Wednesday, February 23, 2011

Sanremo and the Italian "Passion"

I didn't really pay much attention to the Sanremo Music Festival going on this past weekend, and I did not find out about the winner--Roberto Vecchioni's "Chiamami Ancora Amore"--until after the fact. To me, it's like a condensed season of American Idol with more reliable and better performers. However, after listening to the winning song, I am definitely hooked. Poetic, powerful, emotional, and quivering in anger and energy, the song embodied that typical Italian passion without resorting to the syrupy melodramatic overtones of typical Italian pop.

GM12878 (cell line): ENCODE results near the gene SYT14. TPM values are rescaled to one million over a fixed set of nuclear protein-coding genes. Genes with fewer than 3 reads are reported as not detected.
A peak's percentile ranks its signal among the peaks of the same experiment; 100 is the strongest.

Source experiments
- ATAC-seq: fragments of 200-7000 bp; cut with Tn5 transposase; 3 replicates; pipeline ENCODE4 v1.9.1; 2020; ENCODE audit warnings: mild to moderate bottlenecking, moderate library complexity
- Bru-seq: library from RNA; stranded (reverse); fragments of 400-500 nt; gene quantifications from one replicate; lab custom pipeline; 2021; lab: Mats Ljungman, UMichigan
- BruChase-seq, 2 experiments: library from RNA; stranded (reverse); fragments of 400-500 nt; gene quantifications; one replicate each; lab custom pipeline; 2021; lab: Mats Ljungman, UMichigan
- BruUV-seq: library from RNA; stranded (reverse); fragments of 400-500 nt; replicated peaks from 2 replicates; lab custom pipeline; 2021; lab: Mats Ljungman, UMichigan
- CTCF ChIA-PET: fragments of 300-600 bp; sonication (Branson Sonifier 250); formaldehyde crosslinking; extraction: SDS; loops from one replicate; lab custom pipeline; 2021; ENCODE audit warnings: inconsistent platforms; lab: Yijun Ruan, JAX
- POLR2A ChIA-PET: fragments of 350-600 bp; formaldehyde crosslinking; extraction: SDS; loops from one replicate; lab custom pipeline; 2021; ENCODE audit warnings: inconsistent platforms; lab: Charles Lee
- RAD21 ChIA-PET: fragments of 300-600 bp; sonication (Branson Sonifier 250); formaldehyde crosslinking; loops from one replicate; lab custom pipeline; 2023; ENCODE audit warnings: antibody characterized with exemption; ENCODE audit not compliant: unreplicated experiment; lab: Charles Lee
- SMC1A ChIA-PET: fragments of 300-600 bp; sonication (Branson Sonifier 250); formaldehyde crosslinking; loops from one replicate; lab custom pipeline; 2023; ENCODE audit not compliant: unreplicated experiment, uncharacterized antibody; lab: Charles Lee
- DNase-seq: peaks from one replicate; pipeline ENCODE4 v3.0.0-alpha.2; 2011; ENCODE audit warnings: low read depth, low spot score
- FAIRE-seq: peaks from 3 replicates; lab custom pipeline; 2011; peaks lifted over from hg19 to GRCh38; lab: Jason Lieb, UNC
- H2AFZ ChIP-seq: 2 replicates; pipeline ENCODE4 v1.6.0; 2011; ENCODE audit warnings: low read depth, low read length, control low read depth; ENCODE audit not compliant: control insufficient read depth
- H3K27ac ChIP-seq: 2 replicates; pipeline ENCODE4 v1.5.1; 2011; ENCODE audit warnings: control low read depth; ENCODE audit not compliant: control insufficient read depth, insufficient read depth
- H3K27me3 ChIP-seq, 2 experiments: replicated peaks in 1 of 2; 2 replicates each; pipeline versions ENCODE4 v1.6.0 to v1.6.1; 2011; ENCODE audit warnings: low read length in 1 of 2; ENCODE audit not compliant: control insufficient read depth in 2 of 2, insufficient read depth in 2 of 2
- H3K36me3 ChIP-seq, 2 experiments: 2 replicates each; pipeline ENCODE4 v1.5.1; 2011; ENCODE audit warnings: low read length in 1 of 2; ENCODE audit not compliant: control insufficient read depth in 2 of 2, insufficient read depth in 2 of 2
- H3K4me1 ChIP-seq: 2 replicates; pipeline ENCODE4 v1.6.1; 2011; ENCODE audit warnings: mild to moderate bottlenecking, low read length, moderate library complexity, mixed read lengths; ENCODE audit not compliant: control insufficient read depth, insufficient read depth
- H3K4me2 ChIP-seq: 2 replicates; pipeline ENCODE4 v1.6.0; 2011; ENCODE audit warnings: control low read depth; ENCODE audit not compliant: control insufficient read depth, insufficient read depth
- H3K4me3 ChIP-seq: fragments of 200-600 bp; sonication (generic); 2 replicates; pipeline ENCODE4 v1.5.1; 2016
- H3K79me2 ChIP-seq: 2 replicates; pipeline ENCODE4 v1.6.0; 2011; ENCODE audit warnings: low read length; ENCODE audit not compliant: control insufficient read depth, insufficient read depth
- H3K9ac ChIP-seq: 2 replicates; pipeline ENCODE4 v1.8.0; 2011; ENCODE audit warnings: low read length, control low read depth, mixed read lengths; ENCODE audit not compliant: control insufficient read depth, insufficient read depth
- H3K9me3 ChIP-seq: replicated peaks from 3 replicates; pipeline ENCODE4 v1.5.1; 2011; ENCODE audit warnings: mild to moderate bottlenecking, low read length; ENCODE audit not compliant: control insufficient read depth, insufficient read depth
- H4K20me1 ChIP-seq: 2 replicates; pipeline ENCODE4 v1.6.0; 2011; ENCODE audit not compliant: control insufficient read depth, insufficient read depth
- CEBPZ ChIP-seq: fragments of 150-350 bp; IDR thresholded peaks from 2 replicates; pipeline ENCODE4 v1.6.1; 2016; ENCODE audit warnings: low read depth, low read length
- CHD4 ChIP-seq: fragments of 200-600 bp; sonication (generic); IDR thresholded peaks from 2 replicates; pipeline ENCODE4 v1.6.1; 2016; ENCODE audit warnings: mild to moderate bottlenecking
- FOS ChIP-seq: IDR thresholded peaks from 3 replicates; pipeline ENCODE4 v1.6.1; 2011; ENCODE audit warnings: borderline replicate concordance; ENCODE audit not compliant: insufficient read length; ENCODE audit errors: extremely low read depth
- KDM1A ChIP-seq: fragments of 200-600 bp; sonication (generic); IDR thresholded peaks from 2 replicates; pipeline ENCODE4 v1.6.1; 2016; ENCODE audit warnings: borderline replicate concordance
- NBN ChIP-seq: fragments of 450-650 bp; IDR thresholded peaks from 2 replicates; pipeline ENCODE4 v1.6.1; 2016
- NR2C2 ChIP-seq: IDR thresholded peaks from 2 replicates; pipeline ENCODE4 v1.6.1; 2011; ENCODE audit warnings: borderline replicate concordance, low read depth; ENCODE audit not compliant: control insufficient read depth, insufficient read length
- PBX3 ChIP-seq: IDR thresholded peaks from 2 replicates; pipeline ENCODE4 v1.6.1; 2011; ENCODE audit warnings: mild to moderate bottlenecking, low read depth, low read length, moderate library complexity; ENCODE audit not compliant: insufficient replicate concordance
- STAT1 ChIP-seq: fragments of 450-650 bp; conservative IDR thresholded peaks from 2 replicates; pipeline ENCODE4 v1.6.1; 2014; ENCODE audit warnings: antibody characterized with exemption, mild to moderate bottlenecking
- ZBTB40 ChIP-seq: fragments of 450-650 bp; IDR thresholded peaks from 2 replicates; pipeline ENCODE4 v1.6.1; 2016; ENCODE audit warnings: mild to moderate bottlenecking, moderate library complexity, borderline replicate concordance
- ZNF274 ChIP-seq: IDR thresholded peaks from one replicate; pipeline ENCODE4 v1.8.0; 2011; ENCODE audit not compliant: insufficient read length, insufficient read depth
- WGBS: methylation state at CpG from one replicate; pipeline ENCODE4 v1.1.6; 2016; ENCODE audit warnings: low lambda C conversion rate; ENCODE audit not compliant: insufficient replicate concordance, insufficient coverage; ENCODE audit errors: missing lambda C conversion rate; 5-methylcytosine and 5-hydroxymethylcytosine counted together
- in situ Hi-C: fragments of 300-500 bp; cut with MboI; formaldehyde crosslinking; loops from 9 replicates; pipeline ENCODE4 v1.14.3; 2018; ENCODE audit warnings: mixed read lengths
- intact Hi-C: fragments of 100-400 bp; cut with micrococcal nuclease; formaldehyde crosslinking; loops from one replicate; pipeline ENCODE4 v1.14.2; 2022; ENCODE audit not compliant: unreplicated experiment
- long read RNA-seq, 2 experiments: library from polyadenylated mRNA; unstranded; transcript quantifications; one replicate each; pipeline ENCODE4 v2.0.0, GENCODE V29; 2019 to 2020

The Italian representative to this year's Eurovision on the other hand was also poetic, but succumbed to the stereotypical romantic passion. It has little of the passion in Vecchioni's song, but has all the Italian charm, slick, and sickly romance expected of anything "Italian". The song even features high notes meant to represent overwhelming passion, even though Gualazzi just yells through them. I heard the song first while sitting at a restaurant in Siena and remembered liking the song, until the screaming bits.

I guess the Italians feel compelled to throw this piece in to the Eurovision competition because it "represents" Italian "passion", and gives the best chance for winning the competition. But the song is trite and contrived. I would have gone for Vecchioni's song, but who wants politics, poetry, and philosophy in a fluff event like the Eurovision?

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